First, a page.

I think one of the hardest things about being a teacher is that moment you realize that you care WAY more than your students do.
The kid you have been pulling aside all year long, who doesn’t know how to study, and who you beg to come in for extra help? You care more than he does.
The girl who rarely comes to school and always comes to your class late, who misses so many lessons and therefore fails almost every assessment? You care more than she does.
The kid who always wants to put his head down, who always wants to go to the bathroom, who wants to do anything to avoid interacting with you or the other students? You care more than he does.
At least, you think you do.
That’s what it feels like when you are a teacher.
And yes, you get it. There are all sorts of reasons – valid reasons! – why a lot of kids don’t care about school.
But after a while you want to throw in the towel. Why should I care about Jake failing more than he does? Why should I spend all this time making retakes and practice assignments when half of those kids never show up for extra help anyway? Why should I even bother trying to make my lessons engaging? Why should I assign this essay or write this sample? Why should I put all this effort in?
I’ve been feeling this way a lot (as I often do at the end of the year). It’s a hard time for everybody.
Today I passed back yet another test which an alarming number of students failed. I showed them the study guide side by side with the test–the study guide I had assigned for homework before the test that many of them decided not to do. There were murmurs of surprise when they saw how similar the study guide was to the test, and how the homework was clearly aligned to the assessment and was clearly meant to help them.
And I felt like saying (loudly), “SEE? SEE THE CONNECTION BETWEEN DOING THE HOMEWORK AND DOING BETTER ON THE TEST? DO YOU SEE IT NOW? WILL YOU ACTUALLY TRY DOING THE STUDY GUIDE NEXT TIME?”
But instead, I just said to them, “Some of you did a great job on this test, and you have been working hard all year, and I see you and I am so proud of you. Some of you really struggled on this test. Maybe it was because you are not giving yourself enough practice outside of class. Maybe it’s because you’re confused and you needed to ask for some help.
“But here’s what you really need to know: I gave you this study guide because I care about you. I offer retakes on every assessment because I care about you. I stay up late and plan lessons every day, even though I’d rather go to bed or do a million other things, because I care about you. I do everything I can to help you be successful because I care about you. I push you and challenge you because I care about you.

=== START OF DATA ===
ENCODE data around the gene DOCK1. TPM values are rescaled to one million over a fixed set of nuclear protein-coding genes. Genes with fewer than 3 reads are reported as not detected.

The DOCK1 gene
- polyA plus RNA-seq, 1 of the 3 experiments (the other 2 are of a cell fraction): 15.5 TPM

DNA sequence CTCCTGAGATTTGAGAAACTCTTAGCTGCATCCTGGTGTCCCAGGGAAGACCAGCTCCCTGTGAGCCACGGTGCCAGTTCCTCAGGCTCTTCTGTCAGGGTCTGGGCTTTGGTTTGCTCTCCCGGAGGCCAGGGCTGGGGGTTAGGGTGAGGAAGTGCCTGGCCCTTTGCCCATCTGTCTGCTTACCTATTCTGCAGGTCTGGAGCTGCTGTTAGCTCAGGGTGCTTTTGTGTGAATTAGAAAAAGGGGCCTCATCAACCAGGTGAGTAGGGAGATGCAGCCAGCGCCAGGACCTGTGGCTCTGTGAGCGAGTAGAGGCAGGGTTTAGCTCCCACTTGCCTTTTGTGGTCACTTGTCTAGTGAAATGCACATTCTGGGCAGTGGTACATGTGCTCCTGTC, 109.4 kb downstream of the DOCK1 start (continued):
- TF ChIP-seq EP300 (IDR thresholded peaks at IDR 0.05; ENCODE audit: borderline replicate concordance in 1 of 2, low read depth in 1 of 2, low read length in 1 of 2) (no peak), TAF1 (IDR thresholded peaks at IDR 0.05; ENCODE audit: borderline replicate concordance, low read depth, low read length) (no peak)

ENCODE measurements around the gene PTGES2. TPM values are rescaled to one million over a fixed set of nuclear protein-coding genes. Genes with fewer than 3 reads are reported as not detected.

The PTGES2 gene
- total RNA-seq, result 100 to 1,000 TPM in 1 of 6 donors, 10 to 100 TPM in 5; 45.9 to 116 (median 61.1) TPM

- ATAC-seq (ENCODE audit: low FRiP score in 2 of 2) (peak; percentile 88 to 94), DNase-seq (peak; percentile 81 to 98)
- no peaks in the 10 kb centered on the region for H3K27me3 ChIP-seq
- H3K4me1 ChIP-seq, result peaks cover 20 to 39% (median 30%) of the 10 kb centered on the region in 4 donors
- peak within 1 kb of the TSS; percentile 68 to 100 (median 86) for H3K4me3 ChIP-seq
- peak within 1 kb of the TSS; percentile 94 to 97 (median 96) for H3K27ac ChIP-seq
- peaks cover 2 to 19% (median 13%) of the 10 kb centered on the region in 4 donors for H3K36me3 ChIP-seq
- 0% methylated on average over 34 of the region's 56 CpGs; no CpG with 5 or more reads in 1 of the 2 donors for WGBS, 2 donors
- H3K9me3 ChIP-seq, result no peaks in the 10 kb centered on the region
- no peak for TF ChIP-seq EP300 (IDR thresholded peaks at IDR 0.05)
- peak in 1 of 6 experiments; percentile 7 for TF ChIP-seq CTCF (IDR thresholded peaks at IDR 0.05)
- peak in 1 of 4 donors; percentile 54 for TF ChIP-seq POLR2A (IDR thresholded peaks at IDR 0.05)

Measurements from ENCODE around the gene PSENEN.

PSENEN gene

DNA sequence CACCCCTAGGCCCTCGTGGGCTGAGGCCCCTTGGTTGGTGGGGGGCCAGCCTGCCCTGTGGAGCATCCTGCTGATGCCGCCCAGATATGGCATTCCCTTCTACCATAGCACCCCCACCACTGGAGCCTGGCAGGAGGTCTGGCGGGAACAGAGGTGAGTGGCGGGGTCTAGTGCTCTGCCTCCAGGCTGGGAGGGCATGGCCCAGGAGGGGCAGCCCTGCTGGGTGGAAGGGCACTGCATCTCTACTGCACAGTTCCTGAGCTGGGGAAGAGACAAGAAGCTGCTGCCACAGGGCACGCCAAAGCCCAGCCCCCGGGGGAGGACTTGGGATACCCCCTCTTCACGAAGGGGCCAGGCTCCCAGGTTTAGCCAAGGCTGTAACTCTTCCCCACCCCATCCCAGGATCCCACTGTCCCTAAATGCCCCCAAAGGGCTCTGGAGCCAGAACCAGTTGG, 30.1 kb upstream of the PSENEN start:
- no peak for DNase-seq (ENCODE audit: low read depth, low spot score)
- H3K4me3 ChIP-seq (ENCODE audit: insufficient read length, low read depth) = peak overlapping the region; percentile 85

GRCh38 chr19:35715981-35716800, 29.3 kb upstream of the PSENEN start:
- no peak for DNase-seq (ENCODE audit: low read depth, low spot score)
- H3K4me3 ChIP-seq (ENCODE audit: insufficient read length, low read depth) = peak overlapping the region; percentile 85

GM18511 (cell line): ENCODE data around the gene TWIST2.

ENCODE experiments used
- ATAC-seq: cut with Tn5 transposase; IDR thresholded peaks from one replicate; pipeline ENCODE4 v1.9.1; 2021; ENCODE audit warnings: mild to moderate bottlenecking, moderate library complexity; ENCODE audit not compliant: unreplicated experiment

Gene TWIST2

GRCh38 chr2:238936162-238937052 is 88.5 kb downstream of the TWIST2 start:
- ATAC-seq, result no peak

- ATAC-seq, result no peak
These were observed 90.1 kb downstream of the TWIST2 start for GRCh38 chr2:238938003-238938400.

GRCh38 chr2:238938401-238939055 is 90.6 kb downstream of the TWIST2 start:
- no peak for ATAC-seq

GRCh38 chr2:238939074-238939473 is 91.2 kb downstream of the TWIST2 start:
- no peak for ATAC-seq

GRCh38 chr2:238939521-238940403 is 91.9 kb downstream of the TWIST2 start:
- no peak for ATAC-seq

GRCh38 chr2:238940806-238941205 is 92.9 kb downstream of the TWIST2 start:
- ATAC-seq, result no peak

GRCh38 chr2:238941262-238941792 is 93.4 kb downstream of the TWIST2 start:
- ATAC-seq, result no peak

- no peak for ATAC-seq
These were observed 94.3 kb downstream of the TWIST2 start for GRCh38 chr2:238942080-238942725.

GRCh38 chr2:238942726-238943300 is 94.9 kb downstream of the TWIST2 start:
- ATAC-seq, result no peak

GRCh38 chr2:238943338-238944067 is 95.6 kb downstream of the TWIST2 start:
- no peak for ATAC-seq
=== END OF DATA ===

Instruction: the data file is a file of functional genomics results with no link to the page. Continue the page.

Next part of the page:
“It’s not too late to learn and grow. It’s not too late to walk out of the dark woods and ask Virgil to help you. It might feel like Virgil is leading you through hell, but you have to do the hard and scary stuff in order to make progress.” (We’re reading Dante’s Inferno right now, so they get the allusion.)
“I care about you and I want you to succeed. That’s my job. Let me know how I can help.”
And I saw on their faces that some of them were moved to hear that.
And I realized, I need to say that phrase – “I care about you” – a lot more often. Because sometimes they don’t hear that phrase as often as they should. And sometimes they can’t make the connection between what you do for them and how you really feel for them.
As with everything else in good teaching, you need to be clear. You need to say what you mean. Of course it seems obvious to us, as teachers, that we care. But it may not be obvious to your kids.
So, if you’re a teacher, insert “because I care about you” into your correction of a misbehavior.
Insert “because I care about you” into the consequence you give.
Insert “because I care about you” after you give some tough feedback on an assignment.
And see what happens.
They need to hear that phrase. All the time. And maybe if they do hear it all the time, over and over again, in big ways and small ways, verbally and silently, through actions and words, the message will hit home.